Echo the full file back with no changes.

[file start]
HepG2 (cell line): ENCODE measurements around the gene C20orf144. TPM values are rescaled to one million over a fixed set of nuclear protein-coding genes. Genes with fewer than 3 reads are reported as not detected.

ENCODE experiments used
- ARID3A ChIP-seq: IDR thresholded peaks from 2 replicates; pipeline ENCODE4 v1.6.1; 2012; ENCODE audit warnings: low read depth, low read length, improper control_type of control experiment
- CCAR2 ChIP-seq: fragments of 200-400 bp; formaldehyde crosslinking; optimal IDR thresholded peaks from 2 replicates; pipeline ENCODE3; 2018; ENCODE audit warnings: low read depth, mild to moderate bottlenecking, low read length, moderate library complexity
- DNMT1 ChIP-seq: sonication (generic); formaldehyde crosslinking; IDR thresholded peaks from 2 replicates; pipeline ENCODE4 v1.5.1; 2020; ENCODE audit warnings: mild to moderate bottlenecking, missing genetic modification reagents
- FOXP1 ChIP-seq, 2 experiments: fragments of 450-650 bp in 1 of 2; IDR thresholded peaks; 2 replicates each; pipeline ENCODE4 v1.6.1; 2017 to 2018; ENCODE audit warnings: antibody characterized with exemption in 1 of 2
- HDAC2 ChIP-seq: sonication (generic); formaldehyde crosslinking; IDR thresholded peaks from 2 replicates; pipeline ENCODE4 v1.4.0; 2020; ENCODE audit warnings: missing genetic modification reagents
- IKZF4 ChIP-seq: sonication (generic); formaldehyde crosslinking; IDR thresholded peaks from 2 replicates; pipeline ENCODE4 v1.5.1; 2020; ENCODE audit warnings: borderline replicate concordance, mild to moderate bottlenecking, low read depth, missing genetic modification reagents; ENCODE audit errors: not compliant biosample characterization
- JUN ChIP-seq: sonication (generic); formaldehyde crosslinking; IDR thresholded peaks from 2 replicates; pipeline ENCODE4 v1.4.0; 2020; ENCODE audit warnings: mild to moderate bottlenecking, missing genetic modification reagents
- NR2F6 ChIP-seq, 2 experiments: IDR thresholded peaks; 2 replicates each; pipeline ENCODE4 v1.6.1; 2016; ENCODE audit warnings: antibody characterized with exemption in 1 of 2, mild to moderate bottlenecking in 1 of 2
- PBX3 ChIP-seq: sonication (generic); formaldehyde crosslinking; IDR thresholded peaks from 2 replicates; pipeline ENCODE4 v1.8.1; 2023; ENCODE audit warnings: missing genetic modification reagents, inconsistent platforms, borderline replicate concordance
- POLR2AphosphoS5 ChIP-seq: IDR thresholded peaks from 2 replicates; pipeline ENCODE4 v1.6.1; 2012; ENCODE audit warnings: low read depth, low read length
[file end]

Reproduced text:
HepG2 (cell line): ENCODE measurements around the gene C20orf144. TPM values are rescaled to one million over a fixed set of nuclear protein-coding genes. Genes with fewer than 3 reads are reported as not detected.

ENCODE experiments used
- ARID3A ChIP-seq: IDR thresholded peaks from 2 replicates; pipeline ENCODE4 v1.6.1; 2012; ENCODE audit warnings: low read depth, low read length, improper control_type of control experiment
- CCAR2 ChIP-seq: fragments of 200-400 bp; formaldehyde crosslinking; optimal IDR thresholded peaks from 2 replicates; pipeline ENCODE3; 2018; ENCODE audit warnings: low read depth, mild to moderate bottlenecking, low read length, moderate library complexity
- DNMT1 ChIP-seq: sonication (generic); formaldehyde crosslinking; IDR thresholded peaks from 2 replicates; pipeline ENCODE4 v1.5.1; 2020; ENCODE audit warnings: mild to moderate bottlenecking, missing genetic modification reagents
- FOXP1 ChIP-seq, 2 experiments: fragments of 450-650 bp in 1 of 2; IDR thresholded peaks; 2 replicates each; pipeline ENCODE4 v1.6.1; 2017 to 2018; ENCODE audit warnings: antibody characterized with exemption in 1 of 2
- HDAC2 ChIP-seq: sonication (generic); formaldehyde crosslinking; IDR thresholded peaks from 2 replicates; pipeline ENCODE4 v1.4.0; 2020; ENCODE audit warnings: missing genetic modification reagents
- IKZF4 ChIP-seq: sonication (generic); formaldehyde crosslinking; IDR thresholded peaks from 2 replicates; pipeline ENCODE4 v1.5.1; 2020; ENCODE audit warnings: borderline replicate concordance, mild to moderate bottlenecking, low read depth, missing genetic modification reagents; ENCODE audit errors: not compliant biosample characterization
- JUN ChIP-seq: sonication (generic); formaldehyde crosslinking; IDR thresholded peaks from 2 replicates; pipeline ENCODE4 v1.4.0; 2020; ENCODE audit warnings: mild to moderate bottlenecking, missing genetic modification reagents
- NR2F6 ChIP-seq, 2 experiments: IDR thresholded peaks; 2 replicates each; pipeline ENCODE4 v1.6.1; 2016; ENCODE audit warnings: antibody characterized with exemption in 1 of 2, mild to moderate bottlenecking in 1 of 2
- PBX3 ChIP-seq: sonication (generic); formaldehyde crosslinking; IDR thresholded peaks from 2 replicates; pipeline ENCODE4 v1.8.1; 2023; ENCODE audit warnings: missing genetic modification reagents, inconsistent platforms, borderline replicate concordance
- POLR2AphosphoS5 ChIP-seq: IDR thresholded peaks from 2 replicates; pipeline ENCODE4 v1.6.1; 2012; ENCODE audit warnings: low read depth, low read length